night feedingFor the parents, the advantage of a crop is that it means the chicks don't have to be fed as often, since the young have food stored in their pouches. Adult eagles and most other birds have crops too, but they're often harder to see under all the feathers. It's been reported that an eagle with a full crop can usually survive at least five to seven days without eating.

An interesting raptor note: Owls do not have crops. They swallow their prey whole and it immediately goes into their gizzard -- fur, bones, beaks and all. Both owls and eagles regurgitate pellets (small projectiles of indigestible food). The eagle does not eat its prey whole and does not eat as many mammals and birds as the owl, but the eagle's crop collects fur and bones it can't digest. Also the eagle's strong stomach acids dissolve most smaller fish bones, so the eagle's pellets do not have as many bones. But the owl's pellets often contain much of the skeletons of the animals it ate.

This Owl Pages website gallery has an interesting photo of a barn owl's pellet showing not only skeletal remains but also pieces of eggshell.

If you'd like to see how an owl expels a pellet, the Owl Pages website has a short video of an immature great horned owl discharging his pellet.

Until next time,
Lisa - webmaster
(contact)

Posted by Webmaster at 09:02 AM

March 01, 2006

Eagle Festival

Nest Update: The father eagle has brought in a bounty of fish lately, and this is good to see because abundant food will reduce the competition between the chicks.

One of our cam watchers asked what the father does with his time and where he sleeps. The father roosts (or sleeps) in a nearby tree. He might even have a favorite roosting spot. The father eagle can sleep standing up because when he begins to fall asleep, his leg muscles contract and tendons in his feet automatically close his toes around the branch, locking him to the limb so he doesn't fall.

During the day, the father fills his time with fishing, perching, and looking out for unwanted visitors near the nest. If he sees another bird flying into the region around the nest tree, he'll chase it away.

pair.jpgAs for the chicks, they're looking healthy, and each day they get a little bigger and a little stronger. Speaking of the siblings, something we can't really appreciate on the Eagle Cam's static images is the interaction between the chicks. The eaglets look rather passive on the cam, but they're moving and vocalizing even if we can't see or hear it.

If you'd like to see young eaglets in action, there is an amusing video posted on the Santa Catalina Island Eagle Cam website. Go to their Photos and Video page, and look for the video titled, "Chicks fighting in brooder at about 3 days of age." It's a WMV file (527KB), and it shows the eaglets wrestling with each other and with a towel. You can hear their high-pitched squeaks and see how they use the one tool they have -- their little beaks. Even though they're only three days old, you can already see them working the muscles that they'll one day use to tear apart a meal. I would certainly think twice about putting my hand in there with them. :-)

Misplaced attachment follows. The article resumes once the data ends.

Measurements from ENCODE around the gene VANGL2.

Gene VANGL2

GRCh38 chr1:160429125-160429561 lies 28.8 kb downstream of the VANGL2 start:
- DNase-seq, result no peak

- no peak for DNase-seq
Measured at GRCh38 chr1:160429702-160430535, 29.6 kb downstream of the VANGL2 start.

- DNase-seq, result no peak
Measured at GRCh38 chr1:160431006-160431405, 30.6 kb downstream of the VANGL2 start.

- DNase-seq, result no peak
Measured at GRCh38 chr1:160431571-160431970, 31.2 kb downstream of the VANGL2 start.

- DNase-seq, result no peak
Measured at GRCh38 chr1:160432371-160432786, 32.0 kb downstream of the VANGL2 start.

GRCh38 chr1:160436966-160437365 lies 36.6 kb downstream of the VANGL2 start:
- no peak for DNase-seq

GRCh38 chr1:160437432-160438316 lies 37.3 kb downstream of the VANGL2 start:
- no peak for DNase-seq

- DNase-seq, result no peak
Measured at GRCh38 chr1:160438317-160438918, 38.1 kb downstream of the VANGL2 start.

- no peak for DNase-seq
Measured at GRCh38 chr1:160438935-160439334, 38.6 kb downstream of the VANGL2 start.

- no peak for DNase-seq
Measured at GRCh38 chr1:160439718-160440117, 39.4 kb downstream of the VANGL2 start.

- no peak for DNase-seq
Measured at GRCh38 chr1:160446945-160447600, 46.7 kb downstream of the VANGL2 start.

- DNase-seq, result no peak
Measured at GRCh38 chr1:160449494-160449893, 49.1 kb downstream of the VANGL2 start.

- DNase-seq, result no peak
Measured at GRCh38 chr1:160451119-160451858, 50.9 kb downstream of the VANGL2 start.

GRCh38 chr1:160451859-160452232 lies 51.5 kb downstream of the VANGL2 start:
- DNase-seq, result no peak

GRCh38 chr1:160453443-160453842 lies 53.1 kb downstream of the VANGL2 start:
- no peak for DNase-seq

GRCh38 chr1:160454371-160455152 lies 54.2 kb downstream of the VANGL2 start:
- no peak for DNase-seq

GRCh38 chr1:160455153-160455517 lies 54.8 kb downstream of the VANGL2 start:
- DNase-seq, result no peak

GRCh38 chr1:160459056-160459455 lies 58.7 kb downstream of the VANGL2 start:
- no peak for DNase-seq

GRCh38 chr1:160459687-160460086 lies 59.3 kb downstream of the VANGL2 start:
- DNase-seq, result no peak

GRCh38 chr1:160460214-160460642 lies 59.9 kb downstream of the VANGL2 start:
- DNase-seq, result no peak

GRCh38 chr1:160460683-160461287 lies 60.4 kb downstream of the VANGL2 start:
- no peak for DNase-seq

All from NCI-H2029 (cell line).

Eagle Festival

In this log post I also wanted to mention an important event that's coming up at Blackwater Refuge. Each year, around the middle of March, we celebrate the anniversary of the National Wildlife Refuge System by holding our annual Eagle Festival. This year is our 6th Eagle Festival, and it will be held on March 11 from 8am - 4pm. If you're within driving distance of the Refuge, we encourage you to come because it's our most popular event of the year.

On our website we have a schedule of events for the Festival, which includes activities for both adults and children. One of our most popular activities is the Eagle Prowl, where you can get expert help in spotting eagle nests and eagles around the refuge. We'll also have educational programs, live birds of prey, music, food, nature crafts, and an endangered species puppet show. Also we'll have a sale in our newly expanded Eagle's Nest Gift Shop where we have many wonderful nature items that are unique to Blackwater Refuge.

And while you're visiting the gift shop in our newly renovated Visitor Center, you can also see our Eagle Cam monitor, which features live video from the cam nest. Be sure to also look at the authentic eagle nest that we have on display near the store.

Several local nature centers will bring in live raptors for visitors to see up-close. The birds on display have been injured and can no longer live in the wild, but they are now ambassadors educating children and adults about raptors and what they need to prosper. Below are several photos taken at a previous Eagle Festival:



So be sure to join us if you can. The festival is free and is a lot of fun for anyone who enjoys nature. It's also a great event for parents who want to teach their children to enjoy and respect nature as well.

A final note: March 14, 2006 marks the 103rd anniversary of the founding of the National Wildlife Refuge System, which Teddy Roosevelt started in 1903. The Refuge System is special because it's the only set of public lands in America where wildlife is supposed to come first. If you'd like to learn more about the National Wildlife Refuge System, take a moment to view the slide show we put together for the Centennial Anniversary, which occurred in 2003.

Until next time,
Lisa - webmaster
(contact)

Posted by Webmaster at 07:54 AM